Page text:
The story of Thomas H. Benton’s bold and thought-provoking mural is retold through the eyes of its youngest subject.
Harold Brown Jr., known as Brownie to many, is well known for two major reasons. He is a former owner of Jefferson City’s original Zesto Drive-In, a favorite ice-cream and fast-food spot, and he is also the only baby featured in Thomas Hart Benton’s renowned mural on the wall of the House of Representatives lounge located in the Missouri State Capitol. Although Brownie sold his ownership of Zesto several years ago, his image as a bare-bottomed baby having a diaper change, which was quite controversial for the time, stands immortal in Benton’s painting. Brownie tells the remarkable story of his family’s friendship with Benton and their involvement as models featured in this famous piece of art, depicting everyday scenes in the lives of early Missourians.
In 1935 Thomas Hart Benton was commissioned to paint a mural on a wall of the Missouri House of Representatives lounge located on the west side of the third floor of the Missouri State Capitol.
As a Missourian, Benton depicted his experiences growing up in the area and used those he knew or had come into contact with as subjects for his art.
In 1933, Harold William Brown, my father, was appointed adjutant general of Missouri by Gov. Park after a 30-year career in military service, most with the Missouri National Guard. After World War I, my father found it necessary to study to be a dentist after most officers were furloughed.
“At some point during his visit to our home, Benton noticed Harold Brown Jr. — me — crawling on a blanket. As he continued to sketch my father, Benton said: “General, I must put a baby in my mural. Without babies, the Western movement would have failed.”
After his appointment, duties put him in the State Capitol during the same time Benton was working on his mural. My father often passed by the doorway of the House lounge and would occasionally look inside and comment to Benton on his progress of the mural. One day Benton mentioned to my father, “General, you have an interesting face, so I would like to put you in my mural.” My father accepted the offer, and a sitting was scheduled. At the time, my mother and father lived in an apartment in the 660th block of Capitol Avenue, across from the Missouri State Penitentiary. According to my mother, Benton was a very social kind of a guy and loved to chat and indulge in a drink or two of liquor. At some point during his visit to our home, Benton noticed Harold Brown Jr. — me — crawling on a blanket. As he continued to sketch my father, Benton said: “General, I must put a baby in my mural. Without babies, the Western movement would have failed.”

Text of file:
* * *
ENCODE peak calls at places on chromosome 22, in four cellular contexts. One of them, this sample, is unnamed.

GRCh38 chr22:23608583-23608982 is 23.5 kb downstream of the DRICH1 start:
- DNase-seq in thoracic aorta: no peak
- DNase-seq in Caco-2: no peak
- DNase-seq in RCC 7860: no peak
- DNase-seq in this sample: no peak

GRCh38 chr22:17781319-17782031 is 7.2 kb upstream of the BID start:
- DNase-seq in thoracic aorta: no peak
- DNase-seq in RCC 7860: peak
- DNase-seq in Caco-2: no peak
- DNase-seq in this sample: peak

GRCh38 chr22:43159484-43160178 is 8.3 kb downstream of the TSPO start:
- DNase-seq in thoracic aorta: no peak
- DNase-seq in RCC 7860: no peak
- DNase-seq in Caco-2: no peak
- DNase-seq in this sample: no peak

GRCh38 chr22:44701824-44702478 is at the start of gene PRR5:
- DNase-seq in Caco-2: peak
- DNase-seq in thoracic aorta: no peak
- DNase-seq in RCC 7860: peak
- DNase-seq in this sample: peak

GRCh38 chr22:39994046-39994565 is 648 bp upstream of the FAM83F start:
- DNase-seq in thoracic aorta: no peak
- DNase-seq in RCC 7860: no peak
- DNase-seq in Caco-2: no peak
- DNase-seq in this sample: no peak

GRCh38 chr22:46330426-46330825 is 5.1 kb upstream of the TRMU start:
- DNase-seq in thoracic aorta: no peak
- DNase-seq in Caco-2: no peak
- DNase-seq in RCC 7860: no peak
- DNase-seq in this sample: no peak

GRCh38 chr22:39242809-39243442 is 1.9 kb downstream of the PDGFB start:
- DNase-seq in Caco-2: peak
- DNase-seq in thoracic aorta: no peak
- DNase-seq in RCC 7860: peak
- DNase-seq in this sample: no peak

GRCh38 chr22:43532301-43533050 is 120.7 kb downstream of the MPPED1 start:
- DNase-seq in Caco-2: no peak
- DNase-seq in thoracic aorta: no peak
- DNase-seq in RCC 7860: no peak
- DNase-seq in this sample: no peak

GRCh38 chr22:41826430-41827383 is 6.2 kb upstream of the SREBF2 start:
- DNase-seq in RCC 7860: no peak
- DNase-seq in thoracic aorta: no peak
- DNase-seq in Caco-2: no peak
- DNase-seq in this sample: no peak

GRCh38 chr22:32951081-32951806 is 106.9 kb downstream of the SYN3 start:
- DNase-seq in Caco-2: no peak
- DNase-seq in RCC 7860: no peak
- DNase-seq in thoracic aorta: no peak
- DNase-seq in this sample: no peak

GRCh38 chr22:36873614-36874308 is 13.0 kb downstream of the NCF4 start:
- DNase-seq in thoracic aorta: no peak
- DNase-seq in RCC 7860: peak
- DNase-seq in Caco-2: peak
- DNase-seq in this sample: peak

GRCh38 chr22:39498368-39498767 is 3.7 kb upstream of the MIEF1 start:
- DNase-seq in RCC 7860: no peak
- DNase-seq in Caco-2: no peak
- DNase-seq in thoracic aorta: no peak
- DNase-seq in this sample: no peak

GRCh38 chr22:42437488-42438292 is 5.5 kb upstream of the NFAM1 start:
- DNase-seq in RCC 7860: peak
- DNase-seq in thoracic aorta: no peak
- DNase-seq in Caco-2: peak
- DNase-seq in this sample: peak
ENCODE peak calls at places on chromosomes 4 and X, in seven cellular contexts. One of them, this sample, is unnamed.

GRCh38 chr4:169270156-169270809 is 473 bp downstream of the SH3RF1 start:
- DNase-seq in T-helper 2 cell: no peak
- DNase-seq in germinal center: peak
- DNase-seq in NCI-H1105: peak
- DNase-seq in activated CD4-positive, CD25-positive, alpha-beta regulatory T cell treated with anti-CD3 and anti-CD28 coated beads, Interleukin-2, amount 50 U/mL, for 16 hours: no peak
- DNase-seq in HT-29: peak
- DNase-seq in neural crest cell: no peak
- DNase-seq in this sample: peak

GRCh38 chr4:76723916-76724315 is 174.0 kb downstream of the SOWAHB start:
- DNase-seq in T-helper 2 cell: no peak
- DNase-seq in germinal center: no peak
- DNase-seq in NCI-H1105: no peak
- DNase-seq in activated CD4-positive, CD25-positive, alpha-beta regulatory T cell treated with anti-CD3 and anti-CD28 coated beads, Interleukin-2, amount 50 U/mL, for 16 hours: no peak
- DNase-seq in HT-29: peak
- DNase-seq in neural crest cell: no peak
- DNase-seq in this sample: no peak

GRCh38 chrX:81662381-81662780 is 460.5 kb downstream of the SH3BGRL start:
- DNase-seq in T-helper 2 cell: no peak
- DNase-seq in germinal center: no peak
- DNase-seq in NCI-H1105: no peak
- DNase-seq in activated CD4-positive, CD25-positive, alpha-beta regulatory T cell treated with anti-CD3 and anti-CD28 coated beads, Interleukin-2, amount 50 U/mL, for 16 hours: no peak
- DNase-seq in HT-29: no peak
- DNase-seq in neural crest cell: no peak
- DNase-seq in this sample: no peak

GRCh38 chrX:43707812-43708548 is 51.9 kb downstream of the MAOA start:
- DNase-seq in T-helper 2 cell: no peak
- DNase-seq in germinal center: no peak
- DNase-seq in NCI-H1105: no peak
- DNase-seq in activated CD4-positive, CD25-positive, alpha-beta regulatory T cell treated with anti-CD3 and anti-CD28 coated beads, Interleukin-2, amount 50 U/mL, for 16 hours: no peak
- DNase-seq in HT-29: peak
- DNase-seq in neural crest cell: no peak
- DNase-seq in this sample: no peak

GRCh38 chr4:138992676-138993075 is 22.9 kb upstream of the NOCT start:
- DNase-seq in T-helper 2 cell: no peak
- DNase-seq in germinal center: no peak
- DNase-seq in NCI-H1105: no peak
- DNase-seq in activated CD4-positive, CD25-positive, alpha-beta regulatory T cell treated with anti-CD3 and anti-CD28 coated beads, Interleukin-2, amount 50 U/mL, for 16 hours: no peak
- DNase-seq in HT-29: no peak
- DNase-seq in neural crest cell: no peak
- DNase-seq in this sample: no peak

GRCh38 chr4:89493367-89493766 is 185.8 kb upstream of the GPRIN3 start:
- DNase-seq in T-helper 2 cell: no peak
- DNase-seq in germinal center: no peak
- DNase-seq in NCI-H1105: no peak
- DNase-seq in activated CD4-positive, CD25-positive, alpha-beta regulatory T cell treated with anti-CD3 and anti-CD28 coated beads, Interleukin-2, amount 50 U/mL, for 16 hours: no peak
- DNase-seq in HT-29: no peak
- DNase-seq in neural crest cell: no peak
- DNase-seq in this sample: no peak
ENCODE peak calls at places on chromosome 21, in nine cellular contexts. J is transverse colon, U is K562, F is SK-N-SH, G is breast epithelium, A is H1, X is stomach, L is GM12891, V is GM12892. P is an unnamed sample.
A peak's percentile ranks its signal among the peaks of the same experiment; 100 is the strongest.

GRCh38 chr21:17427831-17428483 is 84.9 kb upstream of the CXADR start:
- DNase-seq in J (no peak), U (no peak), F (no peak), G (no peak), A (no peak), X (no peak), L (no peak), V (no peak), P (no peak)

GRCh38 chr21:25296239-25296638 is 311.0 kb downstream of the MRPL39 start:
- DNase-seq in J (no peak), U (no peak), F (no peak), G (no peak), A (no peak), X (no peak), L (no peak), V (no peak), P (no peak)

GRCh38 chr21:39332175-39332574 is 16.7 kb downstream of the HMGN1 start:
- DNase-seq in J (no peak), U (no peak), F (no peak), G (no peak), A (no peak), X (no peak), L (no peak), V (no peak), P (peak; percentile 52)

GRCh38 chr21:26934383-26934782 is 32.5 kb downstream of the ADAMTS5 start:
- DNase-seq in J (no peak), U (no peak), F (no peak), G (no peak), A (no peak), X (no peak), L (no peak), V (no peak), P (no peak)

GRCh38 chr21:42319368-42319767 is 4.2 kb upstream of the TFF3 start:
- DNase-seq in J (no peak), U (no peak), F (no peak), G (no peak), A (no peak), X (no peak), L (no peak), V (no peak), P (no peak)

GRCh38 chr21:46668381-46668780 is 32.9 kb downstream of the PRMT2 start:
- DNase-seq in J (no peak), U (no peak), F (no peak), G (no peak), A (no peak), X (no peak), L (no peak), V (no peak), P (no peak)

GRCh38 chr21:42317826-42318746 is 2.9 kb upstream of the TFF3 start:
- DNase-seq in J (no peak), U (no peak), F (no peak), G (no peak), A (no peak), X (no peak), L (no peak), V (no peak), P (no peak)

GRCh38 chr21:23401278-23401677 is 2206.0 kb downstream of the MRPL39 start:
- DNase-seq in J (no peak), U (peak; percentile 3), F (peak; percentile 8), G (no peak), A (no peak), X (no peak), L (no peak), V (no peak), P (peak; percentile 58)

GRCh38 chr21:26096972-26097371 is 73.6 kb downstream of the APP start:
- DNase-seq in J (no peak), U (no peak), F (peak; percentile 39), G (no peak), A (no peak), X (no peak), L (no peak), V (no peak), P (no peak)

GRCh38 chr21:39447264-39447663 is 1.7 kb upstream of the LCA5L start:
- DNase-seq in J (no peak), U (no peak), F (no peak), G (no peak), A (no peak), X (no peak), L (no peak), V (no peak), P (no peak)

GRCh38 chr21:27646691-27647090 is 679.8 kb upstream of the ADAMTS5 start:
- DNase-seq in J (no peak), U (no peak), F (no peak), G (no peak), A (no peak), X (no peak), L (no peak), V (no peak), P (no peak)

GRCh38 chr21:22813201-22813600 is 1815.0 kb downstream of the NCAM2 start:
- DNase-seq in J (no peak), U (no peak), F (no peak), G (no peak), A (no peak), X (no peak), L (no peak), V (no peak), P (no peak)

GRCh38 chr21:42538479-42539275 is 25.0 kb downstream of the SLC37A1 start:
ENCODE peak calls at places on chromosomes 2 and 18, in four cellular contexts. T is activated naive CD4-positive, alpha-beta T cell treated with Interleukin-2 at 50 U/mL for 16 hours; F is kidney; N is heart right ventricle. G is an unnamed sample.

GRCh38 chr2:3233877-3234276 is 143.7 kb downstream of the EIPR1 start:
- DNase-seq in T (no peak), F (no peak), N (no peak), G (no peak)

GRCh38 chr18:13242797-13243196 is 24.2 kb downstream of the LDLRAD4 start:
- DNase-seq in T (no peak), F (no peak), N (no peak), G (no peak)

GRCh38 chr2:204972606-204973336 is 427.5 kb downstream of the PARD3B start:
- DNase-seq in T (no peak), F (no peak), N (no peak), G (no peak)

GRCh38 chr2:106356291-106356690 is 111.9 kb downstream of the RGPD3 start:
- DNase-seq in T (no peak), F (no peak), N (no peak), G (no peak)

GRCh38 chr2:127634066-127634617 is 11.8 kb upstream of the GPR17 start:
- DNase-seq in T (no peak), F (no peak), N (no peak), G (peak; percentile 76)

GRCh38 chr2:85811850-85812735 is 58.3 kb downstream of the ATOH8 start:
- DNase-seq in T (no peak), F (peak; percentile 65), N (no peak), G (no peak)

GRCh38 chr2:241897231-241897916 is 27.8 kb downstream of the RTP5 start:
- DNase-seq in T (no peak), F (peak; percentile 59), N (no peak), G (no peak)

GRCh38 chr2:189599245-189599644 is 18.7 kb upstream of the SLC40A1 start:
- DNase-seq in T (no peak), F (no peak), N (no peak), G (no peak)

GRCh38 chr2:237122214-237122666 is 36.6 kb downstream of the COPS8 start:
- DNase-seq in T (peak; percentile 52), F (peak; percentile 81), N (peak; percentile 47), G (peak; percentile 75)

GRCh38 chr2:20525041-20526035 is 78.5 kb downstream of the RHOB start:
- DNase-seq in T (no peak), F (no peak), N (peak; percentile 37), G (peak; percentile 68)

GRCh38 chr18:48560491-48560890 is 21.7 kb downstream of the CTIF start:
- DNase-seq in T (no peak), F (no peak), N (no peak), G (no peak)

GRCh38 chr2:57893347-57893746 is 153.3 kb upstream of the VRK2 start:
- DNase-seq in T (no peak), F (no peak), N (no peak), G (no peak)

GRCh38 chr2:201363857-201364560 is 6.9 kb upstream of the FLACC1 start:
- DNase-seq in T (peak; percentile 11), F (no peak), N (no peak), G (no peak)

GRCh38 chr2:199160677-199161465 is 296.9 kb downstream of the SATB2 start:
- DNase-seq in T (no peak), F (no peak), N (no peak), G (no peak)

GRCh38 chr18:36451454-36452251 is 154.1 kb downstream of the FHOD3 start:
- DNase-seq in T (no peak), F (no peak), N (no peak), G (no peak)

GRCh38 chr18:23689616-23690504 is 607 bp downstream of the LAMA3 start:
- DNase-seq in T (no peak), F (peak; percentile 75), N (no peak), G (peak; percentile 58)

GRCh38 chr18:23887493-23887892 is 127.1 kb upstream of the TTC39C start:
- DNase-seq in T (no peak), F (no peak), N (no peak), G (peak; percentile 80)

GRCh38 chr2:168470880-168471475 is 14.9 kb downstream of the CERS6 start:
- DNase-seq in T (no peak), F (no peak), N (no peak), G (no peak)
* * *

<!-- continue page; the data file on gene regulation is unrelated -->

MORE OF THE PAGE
Once the sketch of my father was complete, it was time for me. It is notable that Benton sketched my father on a 10-by-12 artist sketchpad. In my opinion, because he wanted an image of me in a prime position and also wanted to include a facial image, a larger pad was necessary for my sketch. Noted also, one facial was started of me and then left unfinished for some unknown reason. The second facial resulted in a detailed pencil sketch of my head and face, much the same as my father’s sketch. Benton signed both sketches. He signed my father’s sketch as “Benton,” which was normal, as with all of his signed work. My sketch is signed, “With apologies to the Browns — Thomas H. Benton.” When my mother asked Benton why he signed such a work of art the way he did, he replied, “That baby has a beautiful body, but that is my style, and that is the way I would like it to appear in the mural.”
“Benton signed my father’s sketch as “Benton,” which was normal, as with all of his signed work. My sketch is signed, “With apologies to the Browns— Thomas H. Benton.”
It should be noted that both sketches have brushstrokes of paint on them. These sketches were used as the pattern for the finished image. In my father’s sketch, Benton used colors from his suit. In my case he used blue, the color of my eyes, and flesh tones, which match my skin color. Both sketches were rolled up like a newspaper and tucked away in my father’s footlocker for years. As a youngster, I would go through the locker as my mother related to me the importance of the items. It was not until I was in my 30s that I did discover, by accident, the true importance of the sketches.
As far as I know, I may be the only living model from this illustrious mural and may be the only model who has signed sketches from Benton, which proves that my father and I are the real people in Benton’s masterpiece.
The State Capitol and the Missouri State Museum are open from 8 a.m. to 5 p.m. Free guided tours are offered year-round. Reservations may be made online at mocapitoltours.com, or call the Missouri State Museum at 573-751-2854.